Adjusting to our new lives in Mexico City!

After many hours of travelling, our group arrived in Mexico City at 7:30 pm on Wednesday, the 4th of January. We were met very enthusiastically by Natalia, our Ibero representative. This lovely greeting set the tone for the days following. 

Thursday was a free day for us to get situated in our hostel and the surrounding neighbourhood, Roma. Our first stop was a cafe across the street that has already become a go-to spot. We were reminded that we were in Mexico by a very inconspicuous looking pickle that accompanied our sandwiches – turns out even carrots can be spicy here! The rest of the day was filled with buying SIM cards, and going to the supermarket. Normally these tasks would take an hour tops, but with the extra language barrier, disorientation, and jet lag we managed to make them last the whole day. 

The streets of our neighbourhood

The following day was orientation at the Universidad Iberoamérica. We met with Florian who showed us around the Santa Fe campus. I came into this trip with no expectations and was blown away at how amazing the campus was. Based on a typical American campus, every building is made from red brick and surrounded by immaculately maintained grounds. There are cafes and eating areas around every corner, 4 bank outlets, an observatory, meditation room, and an infirmary. What surprised us all the most was the gym area, which consisted of: a weights room; indoor basketball, volleyball, and tennis courts; yoga, dance, and taekwondo areas; outdoor beach volleyball and tennis courts; and a large track and field area. Overall, the campus was nothing like any of us had ever seen! Following the tour we listened to some presentations about culture and activities in Mexico, as well as how to be as healthy and safe as we can be while staying in the city. We were also given more in-depth information on what our programme would involve, which was so exciting! Every week we study a different topic (human rights, migration, poverty and social inequality, and sustainability), and have workshops and meetings with different experts and NGOs which relate to that topic. There is also a cultural activity – next week we’re doing a cooking class and going to visit the Teotihuacán pyramids.

IBERO campus

Following orientation we were treated to our first tacos of the trip, as well as cactus! The tacos definitely lived up to the hype, and the cactus was surprisingly good.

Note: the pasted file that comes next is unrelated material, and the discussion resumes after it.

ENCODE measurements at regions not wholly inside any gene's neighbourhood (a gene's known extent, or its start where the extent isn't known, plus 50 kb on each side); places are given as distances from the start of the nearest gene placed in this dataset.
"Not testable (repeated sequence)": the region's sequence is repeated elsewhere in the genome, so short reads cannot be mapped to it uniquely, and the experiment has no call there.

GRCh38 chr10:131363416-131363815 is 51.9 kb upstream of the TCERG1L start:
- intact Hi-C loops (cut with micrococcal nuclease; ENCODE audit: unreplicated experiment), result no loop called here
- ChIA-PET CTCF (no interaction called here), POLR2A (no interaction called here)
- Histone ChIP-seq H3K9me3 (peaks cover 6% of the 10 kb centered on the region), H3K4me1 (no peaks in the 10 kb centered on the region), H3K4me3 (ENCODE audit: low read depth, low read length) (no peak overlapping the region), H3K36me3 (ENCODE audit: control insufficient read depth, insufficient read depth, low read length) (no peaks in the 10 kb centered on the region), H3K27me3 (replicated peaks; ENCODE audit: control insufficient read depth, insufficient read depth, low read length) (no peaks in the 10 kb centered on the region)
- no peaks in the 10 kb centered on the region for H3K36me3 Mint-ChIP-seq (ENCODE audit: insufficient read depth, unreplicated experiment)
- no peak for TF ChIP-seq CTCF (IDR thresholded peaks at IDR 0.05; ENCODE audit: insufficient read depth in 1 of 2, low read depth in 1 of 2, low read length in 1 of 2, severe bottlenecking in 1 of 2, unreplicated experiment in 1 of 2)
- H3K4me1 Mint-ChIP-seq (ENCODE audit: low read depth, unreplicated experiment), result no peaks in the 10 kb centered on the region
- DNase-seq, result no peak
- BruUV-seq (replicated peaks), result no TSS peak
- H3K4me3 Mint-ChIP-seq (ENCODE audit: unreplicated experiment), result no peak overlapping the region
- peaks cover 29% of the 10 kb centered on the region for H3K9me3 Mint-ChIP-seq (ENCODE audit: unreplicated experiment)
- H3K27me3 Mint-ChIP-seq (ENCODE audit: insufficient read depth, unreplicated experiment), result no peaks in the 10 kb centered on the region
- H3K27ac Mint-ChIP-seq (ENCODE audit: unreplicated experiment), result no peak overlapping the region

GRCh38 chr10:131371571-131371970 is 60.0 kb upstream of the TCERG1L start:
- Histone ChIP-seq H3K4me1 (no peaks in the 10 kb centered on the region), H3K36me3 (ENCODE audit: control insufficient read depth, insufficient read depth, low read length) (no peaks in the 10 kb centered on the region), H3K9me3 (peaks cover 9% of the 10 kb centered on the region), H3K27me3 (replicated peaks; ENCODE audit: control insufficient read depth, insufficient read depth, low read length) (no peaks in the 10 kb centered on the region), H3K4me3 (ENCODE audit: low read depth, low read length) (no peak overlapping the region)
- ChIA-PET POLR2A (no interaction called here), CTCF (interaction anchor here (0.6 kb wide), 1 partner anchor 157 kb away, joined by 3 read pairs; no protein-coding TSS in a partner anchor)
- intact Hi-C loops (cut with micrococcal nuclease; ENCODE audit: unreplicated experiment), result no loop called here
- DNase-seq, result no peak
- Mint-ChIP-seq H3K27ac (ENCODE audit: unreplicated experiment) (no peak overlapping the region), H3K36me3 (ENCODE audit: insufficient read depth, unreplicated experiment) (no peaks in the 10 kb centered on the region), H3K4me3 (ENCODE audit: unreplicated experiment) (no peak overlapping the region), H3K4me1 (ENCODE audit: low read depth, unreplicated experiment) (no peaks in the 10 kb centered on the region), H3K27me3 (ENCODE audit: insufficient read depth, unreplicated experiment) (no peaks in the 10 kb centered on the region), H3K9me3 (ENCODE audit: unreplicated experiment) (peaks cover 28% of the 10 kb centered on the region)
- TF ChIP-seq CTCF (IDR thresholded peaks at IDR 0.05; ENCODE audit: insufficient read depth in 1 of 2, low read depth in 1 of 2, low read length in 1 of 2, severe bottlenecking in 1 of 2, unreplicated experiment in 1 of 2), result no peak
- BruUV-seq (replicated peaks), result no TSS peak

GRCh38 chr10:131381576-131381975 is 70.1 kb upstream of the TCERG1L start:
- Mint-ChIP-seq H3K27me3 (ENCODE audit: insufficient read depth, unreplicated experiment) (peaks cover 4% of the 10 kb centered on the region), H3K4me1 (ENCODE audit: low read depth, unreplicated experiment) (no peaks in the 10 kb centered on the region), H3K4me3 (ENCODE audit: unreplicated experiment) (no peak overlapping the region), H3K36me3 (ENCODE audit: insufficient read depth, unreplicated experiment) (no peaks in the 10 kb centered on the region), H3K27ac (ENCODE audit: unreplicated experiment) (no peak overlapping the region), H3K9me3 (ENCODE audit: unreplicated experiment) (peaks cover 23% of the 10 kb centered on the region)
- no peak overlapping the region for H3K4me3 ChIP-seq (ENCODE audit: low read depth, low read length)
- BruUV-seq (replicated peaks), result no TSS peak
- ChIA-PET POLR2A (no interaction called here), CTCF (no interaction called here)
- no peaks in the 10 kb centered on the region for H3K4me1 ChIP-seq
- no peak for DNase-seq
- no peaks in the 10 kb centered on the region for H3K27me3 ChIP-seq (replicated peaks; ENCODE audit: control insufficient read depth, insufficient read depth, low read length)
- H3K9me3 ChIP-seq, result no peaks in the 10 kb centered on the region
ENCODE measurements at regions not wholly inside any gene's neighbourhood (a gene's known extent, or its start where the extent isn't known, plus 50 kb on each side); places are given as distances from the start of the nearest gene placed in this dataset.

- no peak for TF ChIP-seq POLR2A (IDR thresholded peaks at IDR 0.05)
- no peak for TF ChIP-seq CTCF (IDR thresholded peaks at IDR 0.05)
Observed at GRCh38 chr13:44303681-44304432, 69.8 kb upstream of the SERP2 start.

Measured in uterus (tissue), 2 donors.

On Saturday we met with other exchange students in an Ibero-organised scavenger hunt around downtown Mexico City. We were given a clue to get to one point, then had to complete challenges to get the clue for the next point. These challenges included finding things in museums, buying and eating a churro, posting a letter, buying something for less than 5 pesos (50 cents) at an artisanal market, and asking someone to dance with us in a square that holds weekly dances. It was really cool to meet other students from around the world; we met students from Bolivia, France, El Salvador, and Mexico, as well as other Kiwi students also here for a different programme. We got all their contact details and now have a lot of new friends to explore the city with!

Dancing as part of the scavenger hunt

It’s fair to say that after a few very hectic days, we are all exhausted. Meeting so many people all at once, and often in a different language, definitely drains the social battery. We are also just getting to know each other as a group. Before coming here we had only met briefly twice, and are now reliant on each other to navigate this experience. There are also many little ‘culture shocks’ which make decisions we usually make unconsciously, an effort. The plumbing in Mexico is unable to handle toilet paper, so that all has to be thrown in a bin next to the toilet. You have to look left to cross the road, and walk on the right side of the street. One New Zealand dollar is worth about 12 Mexican pesos, so we have to make that conversion. The default language is Spanish (obviously!), so your brain has to be constantly translating. There is also the need to be on pretty constant alert when on the street to keep yourself safe. Despite and also because of these culture shocks, I am so far loving my time here. It feels as if I am in a movie, walking colourful streets with big trees and pot plants everywhere. Everyone has been so hospitable, directing us to the best places to visit and eat. Our efforts of speaking Spanish are also very appreciated, with people taking the time to understand us, which is definitely a confidence booster.

I can’t wait to see what the next week holds!

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